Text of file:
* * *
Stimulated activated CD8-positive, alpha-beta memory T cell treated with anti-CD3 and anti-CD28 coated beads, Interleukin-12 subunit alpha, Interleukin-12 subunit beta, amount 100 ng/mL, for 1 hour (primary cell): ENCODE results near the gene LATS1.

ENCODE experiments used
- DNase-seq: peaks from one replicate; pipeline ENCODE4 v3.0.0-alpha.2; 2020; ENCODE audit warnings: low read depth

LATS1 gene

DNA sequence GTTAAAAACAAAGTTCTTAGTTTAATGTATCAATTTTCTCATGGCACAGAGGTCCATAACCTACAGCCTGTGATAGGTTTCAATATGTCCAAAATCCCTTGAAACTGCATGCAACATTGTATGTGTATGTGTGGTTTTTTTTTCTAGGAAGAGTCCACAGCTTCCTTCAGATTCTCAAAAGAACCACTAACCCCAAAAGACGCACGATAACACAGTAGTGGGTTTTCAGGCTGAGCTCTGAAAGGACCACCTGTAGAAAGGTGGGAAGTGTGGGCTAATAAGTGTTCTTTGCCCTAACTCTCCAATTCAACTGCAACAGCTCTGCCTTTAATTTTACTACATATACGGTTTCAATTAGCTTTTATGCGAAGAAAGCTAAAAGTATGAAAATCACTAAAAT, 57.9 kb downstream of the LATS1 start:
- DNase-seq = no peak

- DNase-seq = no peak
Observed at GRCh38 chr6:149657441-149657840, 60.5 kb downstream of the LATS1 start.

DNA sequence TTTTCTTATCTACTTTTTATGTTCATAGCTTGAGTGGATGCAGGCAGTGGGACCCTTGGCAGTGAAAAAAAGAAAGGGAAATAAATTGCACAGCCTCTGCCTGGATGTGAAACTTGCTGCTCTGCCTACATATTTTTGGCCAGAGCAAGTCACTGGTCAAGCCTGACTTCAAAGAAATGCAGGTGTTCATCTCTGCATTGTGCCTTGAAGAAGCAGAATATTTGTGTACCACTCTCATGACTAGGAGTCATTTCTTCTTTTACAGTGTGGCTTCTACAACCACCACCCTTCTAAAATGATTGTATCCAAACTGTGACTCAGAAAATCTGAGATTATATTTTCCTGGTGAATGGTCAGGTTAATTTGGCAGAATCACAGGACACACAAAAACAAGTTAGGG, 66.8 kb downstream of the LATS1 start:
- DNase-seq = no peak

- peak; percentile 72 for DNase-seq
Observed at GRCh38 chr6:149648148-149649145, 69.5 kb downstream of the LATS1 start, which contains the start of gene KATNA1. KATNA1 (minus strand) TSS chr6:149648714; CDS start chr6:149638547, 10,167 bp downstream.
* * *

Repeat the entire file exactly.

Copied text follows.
Stimulated activated CD8-positive, alpha-beta memory T cell treated with anti-CD3 and anti-CD28 coated beads, Interleukin-12 subunit alpha, Interleukin-12 subunit beta, amount 100 ng/mL, for 1 hour (primary cell): ENCODE results near the gene LATS1.

ENCODE experiments used
- DNase-seq: peaks from one replicate; pipeline ENCODE4 v3.0.0-alpha.2; 2020; ENCODE audit warnings: low read depth

LATS1 gene

DNA sequence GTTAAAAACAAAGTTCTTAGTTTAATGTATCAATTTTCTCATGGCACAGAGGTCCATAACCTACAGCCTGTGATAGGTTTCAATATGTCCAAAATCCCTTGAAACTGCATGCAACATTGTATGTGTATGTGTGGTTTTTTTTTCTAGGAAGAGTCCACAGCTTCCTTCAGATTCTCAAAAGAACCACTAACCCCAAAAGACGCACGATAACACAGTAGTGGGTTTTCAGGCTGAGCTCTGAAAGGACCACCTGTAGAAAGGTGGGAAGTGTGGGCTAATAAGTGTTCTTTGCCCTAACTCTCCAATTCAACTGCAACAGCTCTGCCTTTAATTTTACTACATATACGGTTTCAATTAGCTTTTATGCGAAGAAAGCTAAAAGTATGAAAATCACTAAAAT, 57.9 kb downstream of the LATS1 start:
- DNase-seq = no peak

- DNase-seq = no peak
Observed at GRCh38 chr6:149657441-149657840, 60.5 kb downstream of the LATS1 start.

DNA sequence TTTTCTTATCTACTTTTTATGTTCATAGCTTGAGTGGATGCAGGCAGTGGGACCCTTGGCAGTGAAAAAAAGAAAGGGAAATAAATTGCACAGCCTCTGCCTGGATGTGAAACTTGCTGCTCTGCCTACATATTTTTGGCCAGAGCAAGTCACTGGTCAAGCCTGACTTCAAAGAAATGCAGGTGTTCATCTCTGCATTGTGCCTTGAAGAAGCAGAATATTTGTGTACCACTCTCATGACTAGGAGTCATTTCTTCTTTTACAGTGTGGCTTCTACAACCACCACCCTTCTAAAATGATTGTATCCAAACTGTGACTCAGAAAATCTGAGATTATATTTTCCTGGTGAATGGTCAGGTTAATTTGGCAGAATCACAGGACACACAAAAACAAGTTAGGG, 66.8 kb downstream of the LATS1 start:
- DNase-seq = no peak

- peak; percentile 72 for DNase-seq
Observed at GRCh38 chr6:149648148-149649145, 69.5 kb downstream of the LATS1 start, which contains the start of gene KATNA1. KATNA1 (minus strand) TSS chr6:149648714; CDS start chr6:149638547, 10,167 bp downstream.